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They fill these with peat and place them in the ground to collect the fine roots growing at a certain time period. They get cut to account for the depth in the ground. In the lab, we search through these soil samples for roots using forceps, jewelers glasses, and lamps. After you pick through the soil, the roots are then classified and ordered. The root samples then get scanned to become an image for analysis of length, diameter, tips, etc. The roots are later dried, ground, and sent off for nutrient testing to determine the amount of carbon in them.

At the end of the first week, I was able to spend a lot of time working with these cores. We call the process “root picking”.  It is tedious but the data is important for future studies. I will have updates about my progress but overall I will most likely wait until the end of my project when I have a poster and a paper to share for my final results. I am excited to see where this project takes me!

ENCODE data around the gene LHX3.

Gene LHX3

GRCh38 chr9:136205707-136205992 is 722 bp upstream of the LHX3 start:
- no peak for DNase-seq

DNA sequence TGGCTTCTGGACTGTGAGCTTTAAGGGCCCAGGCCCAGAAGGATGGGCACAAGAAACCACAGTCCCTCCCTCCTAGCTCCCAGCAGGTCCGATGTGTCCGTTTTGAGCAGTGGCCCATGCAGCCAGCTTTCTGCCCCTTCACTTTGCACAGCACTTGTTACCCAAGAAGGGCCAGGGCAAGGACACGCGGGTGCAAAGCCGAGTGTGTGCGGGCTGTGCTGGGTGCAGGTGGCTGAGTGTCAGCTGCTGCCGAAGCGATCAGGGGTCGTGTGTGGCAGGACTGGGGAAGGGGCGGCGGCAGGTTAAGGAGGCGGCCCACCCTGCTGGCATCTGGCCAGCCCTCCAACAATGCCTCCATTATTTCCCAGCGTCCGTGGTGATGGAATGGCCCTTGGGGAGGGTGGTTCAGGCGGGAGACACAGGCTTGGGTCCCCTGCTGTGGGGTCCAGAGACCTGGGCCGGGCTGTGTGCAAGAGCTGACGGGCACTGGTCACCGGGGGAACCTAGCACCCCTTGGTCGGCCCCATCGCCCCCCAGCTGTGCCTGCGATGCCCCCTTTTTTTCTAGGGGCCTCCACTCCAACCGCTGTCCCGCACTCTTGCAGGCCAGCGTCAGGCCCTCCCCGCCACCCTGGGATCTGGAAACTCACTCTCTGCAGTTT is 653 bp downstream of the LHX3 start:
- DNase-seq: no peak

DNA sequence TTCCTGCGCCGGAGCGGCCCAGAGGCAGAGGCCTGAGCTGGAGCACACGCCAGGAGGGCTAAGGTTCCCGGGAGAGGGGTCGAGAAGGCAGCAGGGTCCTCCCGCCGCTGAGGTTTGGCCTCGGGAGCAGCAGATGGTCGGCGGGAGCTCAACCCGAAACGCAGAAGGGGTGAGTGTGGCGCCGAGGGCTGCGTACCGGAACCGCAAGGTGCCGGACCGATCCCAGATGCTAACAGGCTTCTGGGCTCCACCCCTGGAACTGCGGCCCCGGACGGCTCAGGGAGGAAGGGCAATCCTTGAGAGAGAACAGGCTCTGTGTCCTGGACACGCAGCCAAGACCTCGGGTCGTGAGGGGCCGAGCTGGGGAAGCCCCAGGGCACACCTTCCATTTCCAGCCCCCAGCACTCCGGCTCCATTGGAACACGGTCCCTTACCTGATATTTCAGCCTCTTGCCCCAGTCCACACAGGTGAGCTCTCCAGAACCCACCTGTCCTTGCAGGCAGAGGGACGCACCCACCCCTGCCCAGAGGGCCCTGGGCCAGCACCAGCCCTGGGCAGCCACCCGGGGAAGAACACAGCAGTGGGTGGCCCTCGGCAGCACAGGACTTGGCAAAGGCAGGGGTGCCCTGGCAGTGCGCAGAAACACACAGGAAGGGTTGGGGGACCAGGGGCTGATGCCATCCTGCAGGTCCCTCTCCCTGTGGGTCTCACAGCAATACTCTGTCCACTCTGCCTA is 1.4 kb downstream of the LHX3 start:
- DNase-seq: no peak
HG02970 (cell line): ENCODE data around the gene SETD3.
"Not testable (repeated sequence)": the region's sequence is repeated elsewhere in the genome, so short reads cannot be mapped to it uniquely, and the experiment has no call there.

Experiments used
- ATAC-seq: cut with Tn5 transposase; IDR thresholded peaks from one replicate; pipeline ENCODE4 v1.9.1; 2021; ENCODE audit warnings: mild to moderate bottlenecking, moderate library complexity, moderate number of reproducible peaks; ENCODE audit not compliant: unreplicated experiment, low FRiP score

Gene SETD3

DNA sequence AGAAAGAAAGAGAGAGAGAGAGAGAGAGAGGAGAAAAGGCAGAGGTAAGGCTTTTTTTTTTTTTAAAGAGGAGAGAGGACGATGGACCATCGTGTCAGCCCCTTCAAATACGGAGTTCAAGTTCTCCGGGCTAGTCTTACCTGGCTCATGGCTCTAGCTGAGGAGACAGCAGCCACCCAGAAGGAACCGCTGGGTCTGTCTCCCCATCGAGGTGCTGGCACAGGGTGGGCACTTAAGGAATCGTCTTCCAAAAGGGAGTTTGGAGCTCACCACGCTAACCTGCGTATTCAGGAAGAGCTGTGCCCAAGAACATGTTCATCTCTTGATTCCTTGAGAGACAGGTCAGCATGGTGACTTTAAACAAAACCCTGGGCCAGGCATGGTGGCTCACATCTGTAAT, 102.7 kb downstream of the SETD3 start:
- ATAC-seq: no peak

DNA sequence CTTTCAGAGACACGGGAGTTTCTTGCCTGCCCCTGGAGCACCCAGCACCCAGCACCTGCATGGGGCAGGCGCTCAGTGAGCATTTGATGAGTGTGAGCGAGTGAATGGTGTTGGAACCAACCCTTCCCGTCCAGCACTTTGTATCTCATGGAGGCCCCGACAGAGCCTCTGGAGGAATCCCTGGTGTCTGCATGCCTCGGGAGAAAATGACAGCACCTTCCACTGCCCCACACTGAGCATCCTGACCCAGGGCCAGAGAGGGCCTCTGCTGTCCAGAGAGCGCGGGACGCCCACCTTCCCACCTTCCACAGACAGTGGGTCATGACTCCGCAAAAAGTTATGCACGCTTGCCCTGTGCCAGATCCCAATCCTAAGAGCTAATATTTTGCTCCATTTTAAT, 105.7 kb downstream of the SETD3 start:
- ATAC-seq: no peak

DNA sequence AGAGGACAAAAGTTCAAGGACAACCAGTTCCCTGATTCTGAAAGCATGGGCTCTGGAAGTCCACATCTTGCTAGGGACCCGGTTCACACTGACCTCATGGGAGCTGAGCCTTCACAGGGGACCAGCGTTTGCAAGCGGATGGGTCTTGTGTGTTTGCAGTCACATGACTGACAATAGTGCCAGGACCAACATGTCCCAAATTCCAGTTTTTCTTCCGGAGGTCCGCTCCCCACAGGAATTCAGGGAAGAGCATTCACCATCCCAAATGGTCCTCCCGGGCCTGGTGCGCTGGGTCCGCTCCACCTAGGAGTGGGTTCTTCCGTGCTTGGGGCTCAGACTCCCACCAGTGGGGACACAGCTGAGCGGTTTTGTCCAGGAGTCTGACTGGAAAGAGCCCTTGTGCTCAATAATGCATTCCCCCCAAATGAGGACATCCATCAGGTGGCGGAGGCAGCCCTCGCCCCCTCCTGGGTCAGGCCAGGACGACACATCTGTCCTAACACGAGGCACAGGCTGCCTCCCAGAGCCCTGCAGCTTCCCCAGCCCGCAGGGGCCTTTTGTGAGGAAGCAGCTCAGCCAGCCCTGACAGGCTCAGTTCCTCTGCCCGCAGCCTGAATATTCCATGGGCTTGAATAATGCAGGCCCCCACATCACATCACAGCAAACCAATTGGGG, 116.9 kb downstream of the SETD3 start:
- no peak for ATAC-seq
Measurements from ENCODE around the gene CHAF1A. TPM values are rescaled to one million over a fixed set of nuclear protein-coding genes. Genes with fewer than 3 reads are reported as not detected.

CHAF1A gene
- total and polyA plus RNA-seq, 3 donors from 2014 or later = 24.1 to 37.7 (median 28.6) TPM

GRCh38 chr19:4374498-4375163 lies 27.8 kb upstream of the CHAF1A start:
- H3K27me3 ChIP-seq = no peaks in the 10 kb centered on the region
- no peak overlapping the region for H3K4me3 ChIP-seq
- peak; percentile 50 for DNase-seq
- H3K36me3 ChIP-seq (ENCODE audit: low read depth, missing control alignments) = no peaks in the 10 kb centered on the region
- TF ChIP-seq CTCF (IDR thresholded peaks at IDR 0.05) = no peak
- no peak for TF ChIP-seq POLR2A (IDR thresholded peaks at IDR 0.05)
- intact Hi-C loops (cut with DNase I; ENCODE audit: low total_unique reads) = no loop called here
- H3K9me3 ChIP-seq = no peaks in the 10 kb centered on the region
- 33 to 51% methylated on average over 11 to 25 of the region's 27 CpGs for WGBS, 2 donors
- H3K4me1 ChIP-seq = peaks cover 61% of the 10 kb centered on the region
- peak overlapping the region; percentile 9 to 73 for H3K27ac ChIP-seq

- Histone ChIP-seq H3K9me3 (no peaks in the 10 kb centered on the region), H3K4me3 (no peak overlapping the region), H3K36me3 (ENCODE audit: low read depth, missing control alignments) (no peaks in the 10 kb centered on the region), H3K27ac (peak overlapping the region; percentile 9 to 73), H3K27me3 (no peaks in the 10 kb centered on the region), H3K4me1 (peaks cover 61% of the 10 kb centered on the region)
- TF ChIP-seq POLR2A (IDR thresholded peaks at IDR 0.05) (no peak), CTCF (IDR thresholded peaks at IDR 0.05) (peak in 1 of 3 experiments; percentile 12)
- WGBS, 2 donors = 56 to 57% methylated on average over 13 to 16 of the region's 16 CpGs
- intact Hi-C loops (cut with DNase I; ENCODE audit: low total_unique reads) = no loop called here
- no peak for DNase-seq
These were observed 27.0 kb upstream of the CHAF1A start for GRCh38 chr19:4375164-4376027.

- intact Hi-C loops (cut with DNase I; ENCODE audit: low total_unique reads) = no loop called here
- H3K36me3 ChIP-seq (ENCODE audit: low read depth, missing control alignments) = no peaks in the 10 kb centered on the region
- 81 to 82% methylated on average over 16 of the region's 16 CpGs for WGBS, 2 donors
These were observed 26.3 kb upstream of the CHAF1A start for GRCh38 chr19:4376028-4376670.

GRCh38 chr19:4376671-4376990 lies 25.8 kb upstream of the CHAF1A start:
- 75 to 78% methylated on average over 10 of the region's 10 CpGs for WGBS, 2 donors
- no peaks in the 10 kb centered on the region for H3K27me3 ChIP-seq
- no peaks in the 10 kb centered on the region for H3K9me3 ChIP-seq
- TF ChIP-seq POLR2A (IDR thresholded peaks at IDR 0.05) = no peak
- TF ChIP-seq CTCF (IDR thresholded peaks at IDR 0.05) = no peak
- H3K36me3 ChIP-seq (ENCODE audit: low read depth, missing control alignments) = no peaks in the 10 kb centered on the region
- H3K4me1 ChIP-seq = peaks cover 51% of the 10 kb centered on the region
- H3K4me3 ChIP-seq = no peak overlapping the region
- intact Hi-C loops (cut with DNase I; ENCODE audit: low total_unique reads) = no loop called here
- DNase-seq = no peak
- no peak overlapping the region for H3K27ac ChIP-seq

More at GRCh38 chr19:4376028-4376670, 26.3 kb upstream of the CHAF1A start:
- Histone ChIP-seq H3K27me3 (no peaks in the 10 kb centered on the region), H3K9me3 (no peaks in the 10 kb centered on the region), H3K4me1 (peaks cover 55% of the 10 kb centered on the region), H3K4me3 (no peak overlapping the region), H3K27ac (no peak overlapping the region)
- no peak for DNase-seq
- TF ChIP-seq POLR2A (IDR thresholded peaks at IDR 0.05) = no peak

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Root Picking Views
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Jewelers glasses

As part of my internship appointment, there are required seminars and events to attend. During the first week, I learned about the publication database, Web of Science, and it has become my best friend. It was neat to see all of its different features, and I have definitely found it to be very useful.

I also had the opportunity to sit in on a conference call among researchers in SPRUCE. I loved being able to hear about all the different studies going on just on this one project. Since it is a whole ecosystem study, everything is pretty much covered!

Bring Your Child to Work Day was the first Friday of my internship so it was nice to see all the little kids running around.  Also, they had a fundraiser on campus for United Way and were selling ice cream sundaes!!  What a great end of the week.

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Rewind to the beginning of the week….

On Tuesday, it was time to say goodbye to my mom and my brother. My aunt and I sent them off at the Knoxville airport and tearfully watched them fly off. No worries, your favorite mother-daughter duo will be back together for a weekend in July.